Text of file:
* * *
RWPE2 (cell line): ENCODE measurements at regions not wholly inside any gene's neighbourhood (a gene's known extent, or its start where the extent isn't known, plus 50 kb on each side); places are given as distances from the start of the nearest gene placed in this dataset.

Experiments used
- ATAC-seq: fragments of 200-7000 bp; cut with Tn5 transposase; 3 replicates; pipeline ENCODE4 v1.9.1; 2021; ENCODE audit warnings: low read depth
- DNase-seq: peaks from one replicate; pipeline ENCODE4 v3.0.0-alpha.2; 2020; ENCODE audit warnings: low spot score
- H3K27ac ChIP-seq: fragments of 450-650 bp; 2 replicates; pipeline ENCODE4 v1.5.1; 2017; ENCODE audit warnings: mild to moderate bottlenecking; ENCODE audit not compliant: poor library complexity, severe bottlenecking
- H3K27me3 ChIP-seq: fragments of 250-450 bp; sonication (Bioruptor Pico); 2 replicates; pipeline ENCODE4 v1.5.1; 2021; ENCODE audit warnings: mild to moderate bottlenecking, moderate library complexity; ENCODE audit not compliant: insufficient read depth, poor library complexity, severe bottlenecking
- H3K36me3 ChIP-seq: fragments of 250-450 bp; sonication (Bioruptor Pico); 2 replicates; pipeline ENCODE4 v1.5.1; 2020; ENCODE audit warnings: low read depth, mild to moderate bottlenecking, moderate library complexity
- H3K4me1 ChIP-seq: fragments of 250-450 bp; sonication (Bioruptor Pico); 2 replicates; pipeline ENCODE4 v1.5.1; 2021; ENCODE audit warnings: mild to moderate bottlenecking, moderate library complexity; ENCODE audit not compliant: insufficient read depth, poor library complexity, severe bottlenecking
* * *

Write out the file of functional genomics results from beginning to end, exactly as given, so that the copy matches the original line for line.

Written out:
RWPE2 (cell line): ENCODE measurements at regions not wholly inside any gene's neighbourhood (a gene's known extent, or its start where the extent isn't known, plus 50 kb on each side); places are given as distances from the start of the nearest gene placed in this dataset.

Experiments used
- ATAC-seq: fragments of 200-7000 bp; cut with Tn5 transposase; 3 replicates; pipeline ENCODE4 v1.9.1; 2021; ENCODE audit warnings: low read depth
- DNase-seq: peaks from one replicate; pipeline ENCODE4 v3.0.0-alpha.2; 2020; ENCODE audit warnings: low spot score
- H3K27ac ChIP-seq: fragments of 450-650 bp; 2 replicates; pipeline ENCODE4 v1.5.1; 2017; ENCODE audit warnings: mild to moderate bottlenecking; ENCODE audit not compliant: poor library complexity, severe bottlenecking
- H3K27me3 ChIP-seq: fragments of 250-450 bp; sonication (Bioruptor Pico); 2 replicates; pipeline ENCODE4 v1.5.1; 2021; ENCODE audit warnings: mild to moderate bottlenecking, moderate library complexity; ENCODE audit not compliant: insufficient read depth, poor library complexity, severe bottlenecking
- H3K36me3 ChIP-seq: fragments of 250-450 bp; sonication (Bioruptor Pico); 2 replicates; pipeline ENCODE4 v1.5.1; 2020; ENCODE audit warnings: low read depth, mild to moderate bottlenecking, moderate library complexity
- H3K4me1 ChIP-seq: fragments of 250-450 bp; sonication (Bioruptor Pico); 2 replicates; pipeline ENCODE4 v1.5.1; 2021; ENCODE audit warnings: mild to moderate bottlenecking, moderate library complexity; ENCODE audit not compliant: insufficient read depth, poor library complexity, severe bottlenecking